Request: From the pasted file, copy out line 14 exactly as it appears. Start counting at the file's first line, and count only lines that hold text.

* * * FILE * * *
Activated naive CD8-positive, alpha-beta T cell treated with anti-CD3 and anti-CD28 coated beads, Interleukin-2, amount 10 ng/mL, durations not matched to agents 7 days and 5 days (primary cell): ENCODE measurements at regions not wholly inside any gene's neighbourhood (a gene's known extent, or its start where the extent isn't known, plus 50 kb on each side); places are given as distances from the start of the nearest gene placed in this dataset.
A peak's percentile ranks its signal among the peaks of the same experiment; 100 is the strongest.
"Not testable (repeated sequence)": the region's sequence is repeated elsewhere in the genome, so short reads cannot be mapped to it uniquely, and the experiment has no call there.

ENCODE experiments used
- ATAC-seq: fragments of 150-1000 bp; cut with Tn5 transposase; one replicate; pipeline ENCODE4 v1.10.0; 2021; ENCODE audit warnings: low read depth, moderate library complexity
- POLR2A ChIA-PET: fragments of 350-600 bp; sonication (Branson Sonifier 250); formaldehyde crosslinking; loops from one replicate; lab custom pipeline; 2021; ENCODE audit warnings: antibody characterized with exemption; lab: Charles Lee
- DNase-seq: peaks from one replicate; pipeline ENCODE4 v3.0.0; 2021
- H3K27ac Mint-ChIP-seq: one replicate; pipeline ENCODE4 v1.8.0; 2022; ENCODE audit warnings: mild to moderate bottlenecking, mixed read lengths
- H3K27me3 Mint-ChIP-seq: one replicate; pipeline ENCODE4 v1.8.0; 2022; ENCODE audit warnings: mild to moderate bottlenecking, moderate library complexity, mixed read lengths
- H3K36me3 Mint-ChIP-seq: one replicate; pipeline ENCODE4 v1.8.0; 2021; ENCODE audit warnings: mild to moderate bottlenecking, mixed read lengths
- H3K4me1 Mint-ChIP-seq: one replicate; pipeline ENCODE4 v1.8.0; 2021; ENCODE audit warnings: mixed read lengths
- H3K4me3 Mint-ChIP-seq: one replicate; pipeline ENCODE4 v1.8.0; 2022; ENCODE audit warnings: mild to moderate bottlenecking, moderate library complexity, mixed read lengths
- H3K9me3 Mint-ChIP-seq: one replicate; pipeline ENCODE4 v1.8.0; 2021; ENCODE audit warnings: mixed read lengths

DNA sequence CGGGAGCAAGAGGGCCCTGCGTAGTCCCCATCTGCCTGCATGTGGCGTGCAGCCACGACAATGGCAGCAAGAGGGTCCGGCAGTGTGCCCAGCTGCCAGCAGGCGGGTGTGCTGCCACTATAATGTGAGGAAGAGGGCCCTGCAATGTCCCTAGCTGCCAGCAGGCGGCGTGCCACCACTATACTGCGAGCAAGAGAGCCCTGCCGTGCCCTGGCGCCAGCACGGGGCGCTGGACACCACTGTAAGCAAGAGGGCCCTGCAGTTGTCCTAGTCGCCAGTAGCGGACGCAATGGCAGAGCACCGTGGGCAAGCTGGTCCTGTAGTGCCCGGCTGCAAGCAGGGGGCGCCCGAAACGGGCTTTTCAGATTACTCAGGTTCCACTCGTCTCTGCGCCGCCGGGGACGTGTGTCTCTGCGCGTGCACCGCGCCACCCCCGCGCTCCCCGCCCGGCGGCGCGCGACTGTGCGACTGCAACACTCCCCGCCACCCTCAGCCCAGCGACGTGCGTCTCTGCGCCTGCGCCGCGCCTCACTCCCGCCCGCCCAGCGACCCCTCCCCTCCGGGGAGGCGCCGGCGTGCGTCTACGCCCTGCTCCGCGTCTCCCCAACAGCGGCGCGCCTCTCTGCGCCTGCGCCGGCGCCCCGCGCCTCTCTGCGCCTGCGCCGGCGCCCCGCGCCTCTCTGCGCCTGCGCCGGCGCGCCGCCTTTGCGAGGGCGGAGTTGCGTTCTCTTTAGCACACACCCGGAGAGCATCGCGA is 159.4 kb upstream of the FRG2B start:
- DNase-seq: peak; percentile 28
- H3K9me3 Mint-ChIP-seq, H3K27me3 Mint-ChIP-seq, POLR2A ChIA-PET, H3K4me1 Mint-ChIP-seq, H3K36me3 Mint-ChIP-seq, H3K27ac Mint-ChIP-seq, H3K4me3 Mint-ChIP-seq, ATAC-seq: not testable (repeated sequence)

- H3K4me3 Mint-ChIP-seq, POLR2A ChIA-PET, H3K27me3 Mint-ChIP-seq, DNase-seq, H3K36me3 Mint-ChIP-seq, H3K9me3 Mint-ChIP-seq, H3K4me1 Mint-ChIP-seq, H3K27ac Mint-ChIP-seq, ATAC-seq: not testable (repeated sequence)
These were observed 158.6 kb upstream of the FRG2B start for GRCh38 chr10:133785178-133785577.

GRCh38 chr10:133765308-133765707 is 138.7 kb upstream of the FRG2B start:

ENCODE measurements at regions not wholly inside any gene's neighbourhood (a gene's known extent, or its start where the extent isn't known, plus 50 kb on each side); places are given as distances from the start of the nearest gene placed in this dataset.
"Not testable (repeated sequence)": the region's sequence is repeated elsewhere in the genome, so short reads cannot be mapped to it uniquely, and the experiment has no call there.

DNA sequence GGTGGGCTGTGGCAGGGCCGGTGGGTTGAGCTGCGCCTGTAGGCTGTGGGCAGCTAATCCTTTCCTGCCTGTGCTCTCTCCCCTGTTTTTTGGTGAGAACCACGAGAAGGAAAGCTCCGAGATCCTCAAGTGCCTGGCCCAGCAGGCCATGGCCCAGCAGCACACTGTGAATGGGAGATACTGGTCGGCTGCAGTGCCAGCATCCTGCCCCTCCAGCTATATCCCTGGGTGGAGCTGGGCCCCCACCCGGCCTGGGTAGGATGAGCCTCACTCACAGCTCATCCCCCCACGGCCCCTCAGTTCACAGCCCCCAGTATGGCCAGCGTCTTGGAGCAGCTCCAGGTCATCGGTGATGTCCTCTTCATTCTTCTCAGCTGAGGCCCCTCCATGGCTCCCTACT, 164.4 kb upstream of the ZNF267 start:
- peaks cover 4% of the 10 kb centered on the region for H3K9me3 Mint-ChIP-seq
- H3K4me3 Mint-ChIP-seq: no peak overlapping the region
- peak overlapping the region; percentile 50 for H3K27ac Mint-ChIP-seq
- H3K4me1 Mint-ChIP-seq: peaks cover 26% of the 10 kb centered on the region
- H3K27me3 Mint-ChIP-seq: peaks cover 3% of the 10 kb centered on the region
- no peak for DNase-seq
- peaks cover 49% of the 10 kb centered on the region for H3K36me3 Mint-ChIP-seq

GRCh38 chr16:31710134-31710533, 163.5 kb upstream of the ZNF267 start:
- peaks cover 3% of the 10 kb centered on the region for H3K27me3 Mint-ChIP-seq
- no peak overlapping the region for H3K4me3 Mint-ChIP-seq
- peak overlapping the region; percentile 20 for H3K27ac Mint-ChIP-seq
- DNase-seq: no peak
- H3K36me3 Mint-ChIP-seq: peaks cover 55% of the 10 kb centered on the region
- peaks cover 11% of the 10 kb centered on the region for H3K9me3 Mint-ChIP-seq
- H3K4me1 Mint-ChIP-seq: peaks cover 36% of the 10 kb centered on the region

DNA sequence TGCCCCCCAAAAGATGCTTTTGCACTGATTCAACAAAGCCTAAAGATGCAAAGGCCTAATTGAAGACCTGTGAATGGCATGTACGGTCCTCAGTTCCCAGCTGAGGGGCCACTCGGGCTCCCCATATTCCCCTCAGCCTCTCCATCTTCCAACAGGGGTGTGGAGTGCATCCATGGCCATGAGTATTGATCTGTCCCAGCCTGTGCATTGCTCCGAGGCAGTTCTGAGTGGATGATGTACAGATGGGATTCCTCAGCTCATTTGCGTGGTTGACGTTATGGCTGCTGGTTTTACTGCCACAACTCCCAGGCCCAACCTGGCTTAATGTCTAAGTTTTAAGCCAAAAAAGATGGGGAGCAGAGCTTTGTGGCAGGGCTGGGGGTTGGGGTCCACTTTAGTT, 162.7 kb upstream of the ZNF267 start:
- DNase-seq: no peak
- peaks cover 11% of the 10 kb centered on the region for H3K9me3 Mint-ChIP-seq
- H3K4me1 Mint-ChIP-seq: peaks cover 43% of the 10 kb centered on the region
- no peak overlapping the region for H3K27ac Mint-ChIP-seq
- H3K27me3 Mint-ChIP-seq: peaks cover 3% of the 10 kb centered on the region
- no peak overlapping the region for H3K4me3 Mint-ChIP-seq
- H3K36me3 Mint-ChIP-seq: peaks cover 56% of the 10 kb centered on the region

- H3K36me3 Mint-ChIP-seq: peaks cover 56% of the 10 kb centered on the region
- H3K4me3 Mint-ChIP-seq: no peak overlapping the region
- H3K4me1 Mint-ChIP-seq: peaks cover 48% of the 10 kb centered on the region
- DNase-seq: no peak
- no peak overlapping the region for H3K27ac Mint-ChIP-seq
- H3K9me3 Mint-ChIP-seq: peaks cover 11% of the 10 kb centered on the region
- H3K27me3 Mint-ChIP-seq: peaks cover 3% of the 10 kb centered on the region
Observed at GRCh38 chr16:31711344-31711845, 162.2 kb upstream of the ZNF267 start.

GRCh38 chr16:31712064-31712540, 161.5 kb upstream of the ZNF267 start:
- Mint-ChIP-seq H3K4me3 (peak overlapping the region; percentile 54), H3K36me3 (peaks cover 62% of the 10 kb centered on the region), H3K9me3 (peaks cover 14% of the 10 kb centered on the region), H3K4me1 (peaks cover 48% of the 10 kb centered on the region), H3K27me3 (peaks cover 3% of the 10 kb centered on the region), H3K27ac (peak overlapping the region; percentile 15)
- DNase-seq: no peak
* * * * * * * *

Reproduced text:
DNA sequence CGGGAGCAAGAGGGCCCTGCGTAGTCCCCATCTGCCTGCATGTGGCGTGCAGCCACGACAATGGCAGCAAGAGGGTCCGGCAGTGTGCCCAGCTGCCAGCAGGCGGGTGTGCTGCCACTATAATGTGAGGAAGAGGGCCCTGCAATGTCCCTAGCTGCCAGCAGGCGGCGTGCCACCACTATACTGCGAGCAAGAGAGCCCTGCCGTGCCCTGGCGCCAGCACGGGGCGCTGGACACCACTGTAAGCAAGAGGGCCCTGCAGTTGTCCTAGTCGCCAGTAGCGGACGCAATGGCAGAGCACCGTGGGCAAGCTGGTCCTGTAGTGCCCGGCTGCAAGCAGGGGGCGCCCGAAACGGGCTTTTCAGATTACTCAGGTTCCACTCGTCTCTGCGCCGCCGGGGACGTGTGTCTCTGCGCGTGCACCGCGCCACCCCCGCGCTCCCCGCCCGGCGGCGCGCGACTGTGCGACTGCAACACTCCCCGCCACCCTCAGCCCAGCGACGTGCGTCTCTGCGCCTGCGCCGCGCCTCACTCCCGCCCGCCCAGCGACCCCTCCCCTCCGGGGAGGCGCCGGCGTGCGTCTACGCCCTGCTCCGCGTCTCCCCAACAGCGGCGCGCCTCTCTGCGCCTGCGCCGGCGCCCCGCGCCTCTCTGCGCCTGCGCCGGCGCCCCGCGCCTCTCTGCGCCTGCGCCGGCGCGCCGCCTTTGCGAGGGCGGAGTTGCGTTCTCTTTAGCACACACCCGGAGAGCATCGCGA is 159.4 kb upstream of the FRG2B start: